Lorelei Johnson is a postdoctoral fellow in the Aphasia Laboratory and the Center for the Study of Aphasia Recovery (C-STAR) at the University of South Carolina. Her research interests include aphasia treatment and recovery, neuroimaging, and post-stroke quality of life. Recently, her research has focused on investigating behavior and neurophysiology associated with speech sensorimotor integration in post-stroke aphasia as well as examining neurophysiology underlying impaired language processing.
Jennifer Vojtech, MS, PhD
Delsys, Inc. and Altec, Inc.
Prior to joining the Delsys team, Jenny completed her doctorate in biomedical engineering in the STEPP Lab for Sensorimotor Rehabilitation Engineering with Cara Stepp. Her doctoral work focused on developing computational methods to improve the clinical assessment of voice disorders and applying quantitative techniques to enhance augmentative and alternative communication device access. While at Altec/Delsys, Inc., Jenny collaborates with a multidisciplinary team of scientists and engineers to design technology for evaluating and augmenting communication in those with speech and voice disorders.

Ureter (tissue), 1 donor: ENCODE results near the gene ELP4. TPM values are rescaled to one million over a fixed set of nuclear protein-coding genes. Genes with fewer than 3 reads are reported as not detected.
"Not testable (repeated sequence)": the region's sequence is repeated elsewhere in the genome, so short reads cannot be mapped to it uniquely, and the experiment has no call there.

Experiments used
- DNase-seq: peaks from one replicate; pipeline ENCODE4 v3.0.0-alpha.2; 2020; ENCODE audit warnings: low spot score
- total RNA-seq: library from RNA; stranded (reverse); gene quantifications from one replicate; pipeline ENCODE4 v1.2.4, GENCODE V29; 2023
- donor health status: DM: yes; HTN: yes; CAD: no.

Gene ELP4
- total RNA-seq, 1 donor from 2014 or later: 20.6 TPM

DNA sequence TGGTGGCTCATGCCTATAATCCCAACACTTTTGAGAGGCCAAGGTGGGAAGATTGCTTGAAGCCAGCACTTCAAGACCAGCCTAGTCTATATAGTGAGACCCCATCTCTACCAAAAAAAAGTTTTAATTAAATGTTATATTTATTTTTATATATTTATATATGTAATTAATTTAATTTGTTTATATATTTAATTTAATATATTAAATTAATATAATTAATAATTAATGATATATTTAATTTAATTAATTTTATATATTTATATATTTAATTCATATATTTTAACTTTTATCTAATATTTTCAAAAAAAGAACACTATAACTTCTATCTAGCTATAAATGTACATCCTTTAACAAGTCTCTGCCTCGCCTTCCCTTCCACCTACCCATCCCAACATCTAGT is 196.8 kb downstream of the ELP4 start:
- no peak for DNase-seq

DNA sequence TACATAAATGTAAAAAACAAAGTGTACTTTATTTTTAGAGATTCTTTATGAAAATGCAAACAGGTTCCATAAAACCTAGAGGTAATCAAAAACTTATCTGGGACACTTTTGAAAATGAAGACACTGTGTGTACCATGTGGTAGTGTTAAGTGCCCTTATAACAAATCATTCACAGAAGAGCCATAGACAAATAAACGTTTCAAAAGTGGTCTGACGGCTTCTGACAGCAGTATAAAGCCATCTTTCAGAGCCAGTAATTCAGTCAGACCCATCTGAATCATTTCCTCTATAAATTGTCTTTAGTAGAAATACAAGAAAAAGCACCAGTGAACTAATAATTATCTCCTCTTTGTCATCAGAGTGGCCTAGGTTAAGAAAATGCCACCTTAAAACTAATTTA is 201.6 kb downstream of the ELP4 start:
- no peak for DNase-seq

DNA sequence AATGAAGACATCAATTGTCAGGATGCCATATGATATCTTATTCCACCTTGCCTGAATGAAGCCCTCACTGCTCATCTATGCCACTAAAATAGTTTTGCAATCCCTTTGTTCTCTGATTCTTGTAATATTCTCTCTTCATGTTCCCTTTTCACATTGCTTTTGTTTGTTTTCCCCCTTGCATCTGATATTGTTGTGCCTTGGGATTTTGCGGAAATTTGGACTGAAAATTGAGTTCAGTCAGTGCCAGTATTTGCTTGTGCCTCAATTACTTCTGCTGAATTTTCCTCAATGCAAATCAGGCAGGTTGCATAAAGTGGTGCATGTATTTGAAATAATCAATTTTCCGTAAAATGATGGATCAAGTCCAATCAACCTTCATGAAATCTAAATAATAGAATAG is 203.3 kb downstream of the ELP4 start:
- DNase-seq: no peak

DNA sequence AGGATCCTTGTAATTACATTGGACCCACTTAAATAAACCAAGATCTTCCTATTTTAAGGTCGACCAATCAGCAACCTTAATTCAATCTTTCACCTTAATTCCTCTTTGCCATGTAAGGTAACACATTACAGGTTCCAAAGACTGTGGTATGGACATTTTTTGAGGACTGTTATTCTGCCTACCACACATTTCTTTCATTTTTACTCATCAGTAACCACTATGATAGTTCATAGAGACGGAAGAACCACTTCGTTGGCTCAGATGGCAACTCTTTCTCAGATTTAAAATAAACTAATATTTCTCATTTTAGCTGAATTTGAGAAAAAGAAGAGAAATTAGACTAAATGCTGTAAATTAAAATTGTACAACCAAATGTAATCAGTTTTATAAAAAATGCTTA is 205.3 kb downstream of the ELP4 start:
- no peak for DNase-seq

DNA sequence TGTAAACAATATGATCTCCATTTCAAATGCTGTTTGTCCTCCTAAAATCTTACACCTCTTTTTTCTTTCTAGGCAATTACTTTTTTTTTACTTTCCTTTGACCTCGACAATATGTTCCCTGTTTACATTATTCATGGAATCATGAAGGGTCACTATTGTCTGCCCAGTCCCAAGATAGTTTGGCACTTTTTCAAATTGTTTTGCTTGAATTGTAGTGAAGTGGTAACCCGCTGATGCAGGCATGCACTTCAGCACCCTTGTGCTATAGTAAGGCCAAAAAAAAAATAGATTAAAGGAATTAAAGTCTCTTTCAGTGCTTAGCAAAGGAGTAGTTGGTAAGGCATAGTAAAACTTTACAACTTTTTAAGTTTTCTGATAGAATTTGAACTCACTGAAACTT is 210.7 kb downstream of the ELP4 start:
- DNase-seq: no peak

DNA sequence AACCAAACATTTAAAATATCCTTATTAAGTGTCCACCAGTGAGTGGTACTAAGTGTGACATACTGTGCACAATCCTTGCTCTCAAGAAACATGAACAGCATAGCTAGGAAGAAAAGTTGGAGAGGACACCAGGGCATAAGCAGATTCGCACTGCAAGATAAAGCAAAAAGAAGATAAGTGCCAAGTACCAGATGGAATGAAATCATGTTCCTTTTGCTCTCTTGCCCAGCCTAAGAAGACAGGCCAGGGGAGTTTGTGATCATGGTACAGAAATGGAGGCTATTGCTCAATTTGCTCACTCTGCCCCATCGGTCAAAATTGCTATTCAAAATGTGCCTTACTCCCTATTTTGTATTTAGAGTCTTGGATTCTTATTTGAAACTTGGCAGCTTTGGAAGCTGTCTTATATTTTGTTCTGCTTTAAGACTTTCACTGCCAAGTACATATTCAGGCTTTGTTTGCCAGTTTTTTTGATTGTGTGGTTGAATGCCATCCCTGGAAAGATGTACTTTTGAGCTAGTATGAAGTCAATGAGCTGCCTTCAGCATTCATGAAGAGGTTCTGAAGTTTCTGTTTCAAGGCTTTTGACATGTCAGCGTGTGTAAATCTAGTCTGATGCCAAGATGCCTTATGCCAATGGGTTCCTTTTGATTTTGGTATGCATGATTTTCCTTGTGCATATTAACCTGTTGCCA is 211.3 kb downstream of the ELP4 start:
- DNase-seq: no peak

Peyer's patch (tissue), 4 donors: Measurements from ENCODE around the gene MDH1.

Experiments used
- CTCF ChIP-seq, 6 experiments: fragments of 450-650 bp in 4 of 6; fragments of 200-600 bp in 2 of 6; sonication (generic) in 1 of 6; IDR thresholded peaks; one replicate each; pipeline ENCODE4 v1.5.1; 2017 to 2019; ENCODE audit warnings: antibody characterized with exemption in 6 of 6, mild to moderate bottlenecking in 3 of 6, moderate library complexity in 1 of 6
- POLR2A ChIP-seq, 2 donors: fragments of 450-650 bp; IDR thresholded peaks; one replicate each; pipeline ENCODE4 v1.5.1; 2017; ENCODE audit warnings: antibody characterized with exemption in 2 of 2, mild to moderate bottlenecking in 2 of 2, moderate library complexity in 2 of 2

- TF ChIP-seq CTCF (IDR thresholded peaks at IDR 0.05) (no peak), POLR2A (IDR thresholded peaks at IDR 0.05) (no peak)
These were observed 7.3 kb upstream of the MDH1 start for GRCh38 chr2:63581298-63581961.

Registration opening day: 01 April 2021
Early registration deadline: 08 April 2021
Late registration deadline: 08 May 2021

BSMCS Inclusion Policy

The Boston Speech Motor Control Symposium strives to be an inclusive event for all, regardless of race, gender, sexual orientation, or physical ability. If at any time you have any immediate or urgent concerns about safety, please contact Boston University Police at 617-353-2121 or Boston University Sexual Assault Response & Prevention Center (SARP) at 617-353-3575. If you have any comments or concerns throughout the symposium, please contact us at bsmcs@bu.edu.

Stay Tuned for Virtual Symposium Information!


Organization and Contact

Program & Organizing Committee:

  • Cara Stepp
  • Jason Bohland
  • Frank Guenther
  • Christopher Moore
  • Melanie Matthies
  • Defne Abur
  • Hasini Weerathunge
  • Hilary Miller
  • Kara Smith

Questions? Feel free to contact us at bsmcs@bu.edu with any inquiries.